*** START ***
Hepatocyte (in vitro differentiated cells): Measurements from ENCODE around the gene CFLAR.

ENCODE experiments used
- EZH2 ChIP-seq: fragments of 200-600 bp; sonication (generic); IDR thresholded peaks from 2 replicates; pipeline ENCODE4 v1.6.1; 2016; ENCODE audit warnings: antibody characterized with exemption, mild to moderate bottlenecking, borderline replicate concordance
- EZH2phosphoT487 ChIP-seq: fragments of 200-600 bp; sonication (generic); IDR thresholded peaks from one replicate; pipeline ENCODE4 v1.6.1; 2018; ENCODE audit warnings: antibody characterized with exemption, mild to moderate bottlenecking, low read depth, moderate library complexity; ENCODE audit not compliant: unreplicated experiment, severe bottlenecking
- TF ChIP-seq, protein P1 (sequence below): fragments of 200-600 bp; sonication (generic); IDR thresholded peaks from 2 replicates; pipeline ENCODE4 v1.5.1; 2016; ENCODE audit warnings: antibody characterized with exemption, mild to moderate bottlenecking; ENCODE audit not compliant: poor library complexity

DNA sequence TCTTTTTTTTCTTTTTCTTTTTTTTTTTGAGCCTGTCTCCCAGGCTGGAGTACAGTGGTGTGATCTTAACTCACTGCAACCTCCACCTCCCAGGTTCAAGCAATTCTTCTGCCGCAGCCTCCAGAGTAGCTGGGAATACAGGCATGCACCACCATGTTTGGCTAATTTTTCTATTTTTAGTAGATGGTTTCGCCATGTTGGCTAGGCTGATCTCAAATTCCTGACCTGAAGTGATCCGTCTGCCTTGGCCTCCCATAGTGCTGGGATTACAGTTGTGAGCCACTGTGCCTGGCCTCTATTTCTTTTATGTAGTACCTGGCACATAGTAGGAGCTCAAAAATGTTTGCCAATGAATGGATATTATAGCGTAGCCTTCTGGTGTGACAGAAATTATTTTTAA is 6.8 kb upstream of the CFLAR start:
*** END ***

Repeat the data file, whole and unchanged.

Hepatocyte (in vitro differentiated cells): Measurements from ENCODE around the gene CFLAR.

ENCODE experiments used
- EZH2 ChIP-seq: fragments of 200-600 bp; sonication (generic); IDR thresholded peaks from 2 replicates; pipeline ENCODE4 v1.6.1; 2016; ENCODE audit warnings: antibody characterized with exemption, mild to moderate bottlenecking, borderline replicate concordance
- EZH2phosphoT487 ChIP-seq: fragments of 200-600 bp; sonication (generic); IDR thresholded peaks from one replicate; pipeline ENCODE4 v1.6.1; 2018; ENCODE audit warnings: antibody characterized with exemption, mild to moderate bottlenecking, low read depth, moderate library complexity; ENCODE audit not compliant: unreplicated experiment, severe bottlenecking
- TF ChIP-seq, protein P1 (sequence below): fragments of 200-600 bp; sonication (generic); IDR thresholded peaks from 2 replicates; pipeline ENCODE4 v1.5.1; 2016; ENCODE audit warnings: antibody characterized with exemption, mild to moderate bottlenecking; ENCODE audit not compliant: poor library complexity

DNA sequence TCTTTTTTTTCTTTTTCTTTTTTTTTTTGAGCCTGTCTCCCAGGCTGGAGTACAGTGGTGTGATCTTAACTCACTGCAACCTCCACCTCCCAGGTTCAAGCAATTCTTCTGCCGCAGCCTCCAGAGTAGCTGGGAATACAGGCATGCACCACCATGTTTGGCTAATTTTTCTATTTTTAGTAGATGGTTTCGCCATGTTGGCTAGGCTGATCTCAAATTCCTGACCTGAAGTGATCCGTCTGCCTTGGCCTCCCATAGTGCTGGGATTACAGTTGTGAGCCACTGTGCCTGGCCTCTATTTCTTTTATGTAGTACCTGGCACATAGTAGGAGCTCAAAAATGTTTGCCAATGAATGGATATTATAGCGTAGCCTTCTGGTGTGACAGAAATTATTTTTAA is 6.8 kb upstream of the CFLAR start: